A vulnerability that apparently affects “all” Google Pixel phones allegedly allowed unwanted participants access to a locked Pixel device.
According to a blog post (opens in new tab) by cybersecurity researcher David Schütz, whose bug report convinced Google to take action, the bug was only patched for the Android phones in question after a November 5, 2022 security update, about six months after submitting his bug report.
The vulnerability, which is tracked as CVE-2022-20465 (opens in new tab)allowed an attacker with physical access to bypass lock screen security such as fingerprint and PIN and gain full access to the user’s device.
How did the exploit work?
Schütz, who claimed that another researcher’s previous bug report flagging the issue was ignored, said the exploit was simple and easy to reproduce.
It involved locking a SIM card by entering the wrong PIN code three times, reinserting the SIM tray, resetting the PIN code by entering the SIM card PUK code (which comes with the original packaging), then a choose a new PIN.
Because the attacker could just bring his own SIM card with pin code, according to Schütz, nothing but physical access was needed to perform the exploit.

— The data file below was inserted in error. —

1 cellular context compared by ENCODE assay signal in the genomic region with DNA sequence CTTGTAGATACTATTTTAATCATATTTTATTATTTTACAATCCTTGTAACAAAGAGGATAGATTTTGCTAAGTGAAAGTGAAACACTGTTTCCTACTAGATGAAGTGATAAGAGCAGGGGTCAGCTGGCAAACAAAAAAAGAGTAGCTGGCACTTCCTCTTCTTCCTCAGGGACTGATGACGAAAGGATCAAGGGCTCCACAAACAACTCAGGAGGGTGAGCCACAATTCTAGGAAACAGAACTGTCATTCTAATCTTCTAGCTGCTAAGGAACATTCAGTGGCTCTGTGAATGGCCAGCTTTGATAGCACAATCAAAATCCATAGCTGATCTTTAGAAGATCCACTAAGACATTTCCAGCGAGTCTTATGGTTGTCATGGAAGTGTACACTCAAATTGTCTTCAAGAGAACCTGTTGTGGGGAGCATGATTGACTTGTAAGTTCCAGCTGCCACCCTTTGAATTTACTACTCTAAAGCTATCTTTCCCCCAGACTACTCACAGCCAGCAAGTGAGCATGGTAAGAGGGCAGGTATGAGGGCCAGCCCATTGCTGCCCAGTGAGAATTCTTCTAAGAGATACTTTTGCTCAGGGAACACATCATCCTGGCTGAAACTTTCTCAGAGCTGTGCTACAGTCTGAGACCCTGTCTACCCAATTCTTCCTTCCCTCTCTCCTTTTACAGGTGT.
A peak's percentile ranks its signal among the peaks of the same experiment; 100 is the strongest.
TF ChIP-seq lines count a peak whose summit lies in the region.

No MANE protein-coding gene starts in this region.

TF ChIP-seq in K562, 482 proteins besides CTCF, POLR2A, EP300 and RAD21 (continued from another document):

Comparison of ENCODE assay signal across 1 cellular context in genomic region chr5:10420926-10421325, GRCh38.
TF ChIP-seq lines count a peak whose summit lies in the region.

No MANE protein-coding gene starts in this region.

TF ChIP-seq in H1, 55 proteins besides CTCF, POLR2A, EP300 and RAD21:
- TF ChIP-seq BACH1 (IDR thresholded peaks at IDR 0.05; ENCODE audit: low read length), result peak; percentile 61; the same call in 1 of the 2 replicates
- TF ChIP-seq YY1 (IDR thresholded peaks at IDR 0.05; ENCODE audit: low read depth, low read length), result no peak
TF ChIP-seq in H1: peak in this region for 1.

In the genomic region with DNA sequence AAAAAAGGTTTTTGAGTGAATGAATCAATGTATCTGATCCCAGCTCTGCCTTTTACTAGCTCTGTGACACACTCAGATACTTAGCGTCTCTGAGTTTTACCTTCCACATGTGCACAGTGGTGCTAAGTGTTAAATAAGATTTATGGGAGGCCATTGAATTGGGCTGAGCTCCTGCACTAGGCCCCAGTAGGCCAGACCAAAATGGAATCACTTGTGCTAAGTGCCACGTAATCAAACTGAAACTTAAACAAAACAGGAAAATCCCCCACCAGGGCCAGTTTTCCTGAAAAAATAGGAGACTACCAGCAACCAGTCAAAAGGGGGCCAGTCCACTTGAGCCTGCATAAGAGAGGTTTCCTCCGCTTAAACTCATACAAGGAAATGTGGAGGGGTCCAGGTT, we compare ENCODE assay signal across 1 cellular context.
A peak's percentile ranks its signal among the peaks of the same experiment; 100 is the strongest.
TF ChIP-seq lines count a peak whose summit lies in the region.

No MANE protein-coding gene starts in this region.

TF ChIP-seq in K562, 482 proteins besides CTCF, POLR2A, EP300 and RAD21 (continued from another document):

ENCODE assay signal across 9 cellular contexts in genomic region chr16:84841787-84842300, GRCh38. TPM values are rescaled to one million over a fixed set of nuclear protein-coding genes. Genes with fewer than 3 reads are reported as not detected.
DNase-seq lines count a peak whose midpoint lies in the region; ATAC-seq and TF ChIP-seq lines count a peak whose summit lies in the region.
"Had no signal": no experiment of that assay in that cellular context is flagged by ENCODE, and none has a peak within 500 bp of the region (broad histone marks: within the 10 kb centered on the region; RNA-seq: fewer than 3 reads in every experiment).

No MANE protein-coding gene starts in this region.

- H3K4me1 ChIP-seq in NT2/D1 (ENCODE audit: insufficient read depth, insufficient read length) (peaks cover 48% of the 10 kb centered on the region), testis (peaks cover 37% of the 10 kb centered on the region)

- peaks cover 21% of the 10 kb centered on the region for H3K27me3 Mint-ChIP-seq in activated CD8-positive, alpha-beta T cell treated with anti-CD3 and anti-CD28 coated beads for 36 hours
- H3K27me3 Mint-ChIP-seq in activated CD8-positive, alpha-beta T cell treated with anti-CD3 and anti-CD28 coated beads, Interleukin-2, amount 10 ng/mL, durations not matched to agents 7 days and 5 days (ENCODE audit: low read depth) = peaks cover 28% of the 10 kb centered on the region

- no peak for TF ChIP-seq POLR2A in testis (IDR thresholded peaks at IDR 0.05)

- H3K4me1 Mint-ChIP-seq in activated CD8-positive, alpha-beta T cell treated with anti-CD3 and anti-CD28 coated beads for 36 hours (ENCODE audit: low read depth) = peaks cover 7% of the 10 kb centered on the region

Potential attackers could simply swap such a SIM card in the victim’s device and perform the exploit with a SIM card that had a PIN code and of which the attacker knew the correct PUK code.
To Google’s credit, despite the severity of the exploit, Schütz claims that after submitting a report detailing the vulnerability, Google got to the exploit within 37 minutes.
Although Schultz provided no evidence, he stated that other Android vendors may have been affected. This is certainly possible, as Android is an open source operating system.
This isn’t the first time a security researcher has revealed serious security flaws in Android phones, either.
In April 2022, Check Point Research (opens in new tab) (CPR) has discovered a flaw that, if not patched, could have left a large number of Android phones vulnerable to remote code execution, due to vulnerabilities in the audio decoders of Qualcomm and MediaTek chips.